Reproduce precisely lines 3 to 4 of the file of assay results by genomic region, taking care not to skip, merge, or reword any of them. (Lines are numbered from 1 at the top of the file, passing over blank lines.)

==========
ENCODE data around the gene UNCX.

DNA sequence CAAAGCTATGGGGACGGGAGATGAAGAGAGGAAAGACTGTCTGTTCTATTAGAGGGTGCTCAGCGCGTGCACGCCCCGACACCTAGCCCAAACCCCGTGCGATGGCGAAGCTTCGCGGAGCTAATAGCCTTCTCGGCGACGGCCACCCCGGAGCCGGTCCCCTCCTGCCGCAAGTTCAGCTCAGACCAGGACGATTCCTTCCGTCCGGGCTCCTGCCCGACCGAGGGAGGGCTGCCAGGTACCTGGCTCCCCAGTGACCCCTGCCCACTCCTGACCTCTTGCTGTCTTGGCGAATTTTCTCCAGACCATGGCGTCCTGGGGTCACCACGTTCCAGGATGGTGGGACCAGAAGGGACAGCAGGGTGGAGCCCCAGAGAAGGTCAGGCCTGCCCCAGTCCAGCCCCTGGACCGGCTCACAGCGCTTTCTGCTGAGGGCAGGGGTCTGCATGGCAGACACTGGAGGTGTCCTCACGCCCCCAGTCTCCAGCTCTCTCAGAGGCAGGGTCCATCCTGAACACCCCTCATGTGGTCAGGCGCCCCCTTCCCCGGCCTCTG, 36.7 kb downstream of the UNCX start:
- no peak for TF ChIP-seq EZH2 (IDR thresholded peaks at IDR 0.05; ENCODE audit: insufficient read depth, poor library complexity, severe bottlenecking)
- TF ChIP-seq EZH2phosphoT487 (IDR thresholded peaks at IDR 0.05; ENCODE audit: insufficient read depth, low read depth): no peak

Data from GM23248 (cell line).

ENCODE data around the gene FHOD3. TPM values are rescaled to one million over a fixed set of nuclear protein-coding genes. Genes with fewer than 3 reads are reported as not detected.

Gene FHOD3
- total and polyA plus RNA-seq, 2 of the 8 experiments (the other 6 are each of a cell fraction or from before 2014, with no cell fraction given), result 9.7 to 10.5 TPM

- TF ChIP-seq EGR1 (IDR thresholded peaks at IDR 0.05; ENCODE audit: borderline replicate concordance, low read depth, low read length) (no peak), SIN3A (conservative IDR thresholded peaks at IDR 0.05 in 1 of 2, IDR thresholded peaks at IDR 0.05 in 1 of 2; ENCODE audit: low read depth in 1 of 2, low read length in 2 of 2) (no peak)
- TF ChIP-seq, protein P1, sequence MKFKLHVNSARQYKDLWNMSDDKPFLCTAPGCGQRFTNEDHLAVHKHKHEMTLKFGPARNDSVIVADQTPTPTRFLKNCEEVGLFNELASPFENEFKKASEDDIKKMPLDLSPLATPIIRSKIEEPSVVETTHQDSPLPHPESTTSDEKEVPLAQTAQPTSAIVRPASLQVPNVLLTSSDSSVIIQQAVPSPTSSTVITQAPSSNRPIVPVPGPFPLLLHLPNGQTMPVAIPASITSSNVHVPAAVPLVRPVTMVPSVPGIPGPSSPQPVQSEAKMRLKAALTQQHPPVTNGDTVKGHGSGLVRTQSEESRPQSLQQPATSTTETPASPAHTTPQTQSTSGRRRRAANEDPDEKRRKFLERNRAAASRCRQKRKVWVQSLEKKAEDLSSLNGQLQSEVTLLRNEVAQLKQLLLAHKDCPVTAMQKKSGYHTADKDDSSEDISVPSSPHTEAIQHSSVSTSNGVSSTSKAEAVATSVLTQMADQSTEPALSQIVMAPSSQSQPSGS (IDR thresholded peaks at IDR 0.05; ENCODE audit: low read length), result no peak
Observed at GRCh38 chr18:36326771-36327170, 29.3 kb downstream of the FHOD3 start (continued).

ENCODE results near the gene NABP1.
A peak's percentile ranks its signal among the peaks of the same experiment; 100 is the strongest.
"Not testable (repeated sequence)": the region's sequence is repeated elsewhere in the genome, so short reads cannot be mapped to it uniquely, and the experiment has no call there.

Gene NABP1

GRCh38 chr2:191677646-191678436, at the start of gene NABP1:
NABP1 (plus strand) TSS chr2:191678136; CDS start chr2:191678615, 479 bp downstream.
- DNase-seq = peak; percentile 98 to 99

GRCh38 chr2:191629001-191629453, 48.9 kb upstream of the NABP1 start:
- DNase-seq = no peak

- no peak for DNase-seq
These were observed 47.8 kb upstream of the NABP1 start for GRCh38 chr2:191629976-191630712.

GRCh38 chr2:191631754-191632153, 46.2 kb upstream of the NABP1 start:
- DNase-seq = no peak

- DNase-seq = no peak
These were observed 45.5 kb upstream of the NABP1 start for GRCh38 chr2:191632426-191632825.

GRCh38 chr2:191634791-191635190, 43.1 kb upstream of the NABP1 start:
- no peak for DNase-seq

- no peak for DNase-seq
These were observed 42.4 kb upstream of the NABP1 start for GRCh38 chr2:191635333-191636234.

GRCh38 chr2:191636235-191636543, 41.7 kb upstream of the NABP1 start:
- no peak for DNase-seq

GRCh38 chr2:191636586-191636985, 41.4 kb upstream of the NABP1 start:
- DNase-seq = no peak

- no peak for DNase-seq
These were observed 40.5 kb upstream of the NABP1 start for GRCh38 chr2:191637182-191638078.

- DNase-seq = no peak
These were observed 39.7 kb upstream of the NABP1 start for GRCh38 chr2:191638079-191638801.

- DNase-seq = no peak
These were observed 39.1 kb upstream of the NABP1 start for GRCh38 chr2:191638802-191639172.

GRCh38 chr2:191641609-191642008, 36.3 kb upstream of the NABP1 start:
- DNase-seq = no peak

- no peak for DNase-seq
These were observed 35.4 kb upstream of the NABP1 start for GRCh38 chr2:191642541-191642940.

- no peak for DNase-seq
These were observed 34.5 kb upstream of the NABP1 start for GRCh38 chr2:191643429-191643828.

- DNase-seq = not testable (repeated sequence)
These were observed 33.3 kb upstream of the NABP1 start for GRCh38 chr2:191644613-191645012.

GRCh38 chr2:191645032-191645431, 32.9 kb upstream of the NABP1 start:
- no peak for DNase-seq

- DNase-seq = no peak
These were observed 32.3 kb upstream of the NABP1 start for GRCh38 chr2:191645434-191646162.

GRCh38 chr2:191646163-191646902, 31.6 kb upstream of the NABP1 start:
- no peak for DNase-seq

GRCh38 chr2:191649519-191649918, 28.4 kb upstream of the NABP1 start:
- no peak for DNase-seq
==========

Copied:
- no peak for TF ChIP-seq EZH2 (IDR thresholded peaks at IDR 0.05; ENCODE audit: insufficient read depth, poor library complexity, severe bottlenecking)
- TF ChIP-seq EZH2phosphoT487 (IDR thresholded peaks at IDR 0.05; ENCODE audit: insufficient read depth, low read depth): no peak